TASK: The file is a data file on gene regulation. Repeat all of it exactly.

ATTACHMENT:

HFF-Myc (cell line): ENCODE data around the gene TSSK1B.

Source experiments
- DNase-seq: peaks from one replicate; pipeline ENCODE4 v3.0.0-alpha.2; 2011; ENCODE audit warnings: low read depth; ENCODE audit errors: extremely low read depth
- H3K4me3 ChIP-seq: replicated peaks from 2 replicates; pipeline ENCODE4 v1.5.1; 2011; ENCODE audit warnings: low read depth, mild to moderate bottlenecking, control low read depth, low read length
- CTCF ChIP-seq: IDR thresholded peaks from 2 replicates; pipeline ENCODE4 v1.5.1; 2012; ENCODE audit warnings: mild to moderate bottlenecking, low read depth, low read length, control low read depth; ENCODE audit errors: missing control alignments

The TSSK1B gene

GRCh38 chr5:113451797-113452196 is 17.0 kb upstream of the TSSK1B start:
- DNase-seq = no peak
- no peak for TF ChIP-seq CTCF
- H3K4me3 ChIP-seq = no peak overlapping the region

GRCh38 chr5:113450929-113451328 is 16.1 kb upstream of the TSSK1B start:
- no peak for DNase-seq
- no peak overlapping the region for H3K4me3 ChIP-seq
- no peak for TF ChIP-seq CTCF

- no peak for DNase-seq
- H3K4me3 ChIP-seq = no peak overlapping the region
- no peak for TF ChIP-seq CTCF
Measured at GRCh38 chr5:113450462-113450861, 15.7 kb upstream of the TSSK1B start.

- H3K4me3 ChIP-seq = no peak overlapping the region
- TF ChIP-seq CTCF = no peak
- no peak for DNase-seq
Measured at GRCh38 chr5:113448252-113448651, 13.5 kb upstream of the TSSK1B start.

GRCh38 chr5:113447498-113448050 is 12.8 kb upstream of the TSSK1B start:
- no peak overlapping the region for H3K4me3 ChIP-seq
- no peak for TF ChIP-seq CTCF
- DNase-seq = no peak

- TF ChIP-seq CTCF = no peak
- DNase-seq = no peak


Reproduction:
HFF-Myc (cell line): ENCODE data around the gene TSSK1B.

Source experiments
- DNase-seq: peaks from one replicate; pipeline ENCODE4 v3.0.0-alpha.2; 2011; ENCODE audit warnings: low read depth; ENCODE audit errors: extremely low read depth
- H3K4me3 ChIP-seq: replicated peaks from 2 replicates; pipeline ENCODE4 v1.5.1; 2011; ENCODE audit warnings: low read depth, mild to moderate bottlenecking, control low read depth, low read length
- CTCF ChIP-seq: IDR thresholded peaks from 2 replicates; pipeline ENCODE4 v1.5.1; 2012; ENCODE audit warnings: mild to moderate bottlenecking, low read depth, low read length, control low read depth; ENCODE audit errors: missing control alignments

The TSSK1B gene

GRCh38 chr5:113451797-113452196 is 17.0 kb upstream of the TSSK1B start:
- DNase-seq = no peak
- no peak for TF ChIP-seq CTCF
- H3K4me3 ChIP-seq = no peak overlapping the region

GRCh38 chr5:113450929-113451328 is 16.1 kb upstream of the TSSK1B start:
- no peak for DNase-seq
- no peak overlapping the region for H3K4me3 ChIP-seq
- no peak for TF ChIP-seq CTCF

- no peak for DNase-seq
- H3K4me3 ChIP-seq = no peak overlapping the region
- no peak for TF ChIP-seq CTCF
Measured at GRCh38 chr5:113450462-113450861, 15.7 kb upstream of the TSSK1B start.

- H3K4me3 ChIP-seq = no peak overlapping the region
- TF ChIP-seq CTCF = no peak
- no peak for DNase-seq
Measured at GRCh38 chr5:113448252-113448651, 13.5 kb upstream of the TSSK1B start.

GRCh38 chr5:113447498-113448050 is 12.8 kb upstream of the TSSK1B start:
- no peak overlapping the region for H3K4me3 ChIP-seq
- no peak for TF ChIP-seq CTCF
- DNase-seq = no peak

- TF ChIP-seq CTCF = no peak
- DNase-seq = no peak